4 in the Afternoon1. LET US FLASH LIGHTBULBS IN OUR WINDOWS IN HIS HONOUR. Marshall McLuhan, venerable media theorist and all-around Canadian, is dead. That we knew. But did we know that today would be his 100th birthday if he were alive? Now we do.

Anyway, here’s McLuhan contributing to what is surely the greatest scene in movie history, if you’re not counting that bit in Basic Instinct where Sharon Stone keeps flashing her crotch at Michael Douglas. Talk about a hot medium, amirite? Hey? Ah never mind.

2. PLEASE PLACE YOUR HAND ON THE GAYDAR DETECTOR, SIR. Civic-minded fellow Aaron Pace was not permitted to donate blood at Bio-Blood Components Inc. in Gary, Indiana. Why? Because clinic staff thought he was gay, even though he explained that a) he’s never had at-risk sexual contact with a man and b) he’s straight, despite his effeminate mannerisms. Pace plans on suing, but I suspect that Bio-Blood Components got scammed by an unethical Gaydar salesman. Gaydar industry corruption, that’s the real issue here.

3. WHAT THE HELL IS GROVER NORQUIST TALKING ABOUT? Republican members of Congress have almost unanimously signed a pledge against increasing taxes. So letting George W. Bush’s tax cuts expire would count as a tax increase – right? The tax rate would go back up, see. And that would bring in $4 trillion in revenue over the next decade. Congressional Republicans would never stand for such a thing, you’d think. But you’d think wrong. Grover Norquist thinks that’s just fine. “We wouldn’t hold it that way,” he told the Washington Post. Because Republicans are full of shit. Next!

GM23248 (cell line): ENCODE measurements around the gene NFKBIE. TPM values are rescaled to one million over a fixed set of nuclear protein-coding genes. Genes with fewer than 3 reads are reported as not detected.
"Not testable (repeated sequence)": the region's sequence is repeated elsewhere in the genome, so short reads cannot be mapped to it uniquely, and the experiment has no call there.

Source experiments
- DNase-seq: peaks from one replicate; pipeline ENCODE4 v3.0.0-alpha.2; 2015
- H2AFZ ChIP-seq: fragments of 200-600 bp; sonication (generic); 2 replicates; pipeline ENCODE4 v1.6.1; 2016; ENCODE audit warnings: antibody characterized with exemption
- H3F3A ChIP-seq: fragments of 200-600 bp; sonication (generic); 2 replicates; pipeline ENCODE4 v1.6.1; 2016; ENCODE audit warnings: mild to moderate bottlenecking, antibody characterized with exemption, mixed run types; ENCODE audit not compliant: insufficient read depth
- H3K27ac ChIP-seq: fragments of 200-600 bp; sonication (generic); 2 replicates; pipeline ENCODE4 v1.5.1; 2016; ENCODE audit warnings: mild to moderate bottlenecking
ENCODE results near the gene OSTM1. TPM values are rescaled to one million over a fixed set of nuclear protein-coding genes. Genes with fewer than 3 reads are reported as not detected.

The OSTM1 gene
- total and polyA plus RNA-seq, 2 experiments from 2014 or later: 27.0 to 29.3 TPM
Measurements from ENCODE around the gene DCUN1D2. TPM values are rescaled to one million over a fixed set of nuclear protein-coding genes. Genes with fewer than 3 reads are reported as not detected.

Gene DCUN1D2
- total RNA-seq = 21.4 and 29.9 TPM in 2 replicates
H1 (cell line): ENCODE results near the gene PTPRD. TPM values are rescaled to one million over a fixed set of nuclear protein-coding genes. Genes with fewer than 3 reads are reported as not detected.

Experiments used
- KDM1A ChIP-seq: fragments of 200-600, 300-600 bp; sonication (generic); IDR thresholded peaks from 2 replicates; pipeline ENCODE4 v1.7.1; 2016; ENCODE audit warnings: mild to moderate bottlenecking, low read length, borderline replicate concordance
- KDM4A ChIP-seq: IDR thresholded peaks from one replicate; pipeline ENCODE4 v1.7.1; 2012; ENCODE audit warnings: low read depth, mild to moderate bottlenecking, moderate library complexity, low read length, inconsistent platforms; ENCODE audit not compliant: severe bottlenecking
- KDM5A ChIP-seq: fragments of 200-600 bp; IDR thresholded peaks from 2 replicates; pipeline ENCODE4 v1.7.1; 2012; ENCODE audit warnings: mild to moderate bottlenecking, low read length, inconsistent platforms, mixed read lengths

4. SO LONG YOU CRAZY SHUTTLE. Today, the shuttle Atlantis landed at the Kennedy Space Center. That’s the last landing that any space shuttle will ever make. NASA Administrator Charles Bolden had a few words to say on the subject:

“Children who dream of being astronauts today may not fly on the space shuttle . . . but, one day, they may walk on Mars. The future belongs to us. And just like those who came before us, we have an obligation to set an ambitious course and take an inspired nation along for the journey.

“I’m ready to get on with the next big challenge.

“The future is bright for human spaceflight and for NASA. American ingenuity is alive and well. And it will fire up our economy and help us win the future, but only if we dream big and imagine endless possibilities. That future begins today.”

That’s a good one, Charles. Spaceflight is done. The natural resources, the political will, the economic muscle – it’s all gone. We’re not going to see anything like this again in our lifetimes.* For people of my age, who watched the first shuttle flights in elementary school on a television set wheeled in by a teacher, this is one of those rare moments when our individual timelines and the remorseless march of history converge.

*Future, prove me wrong!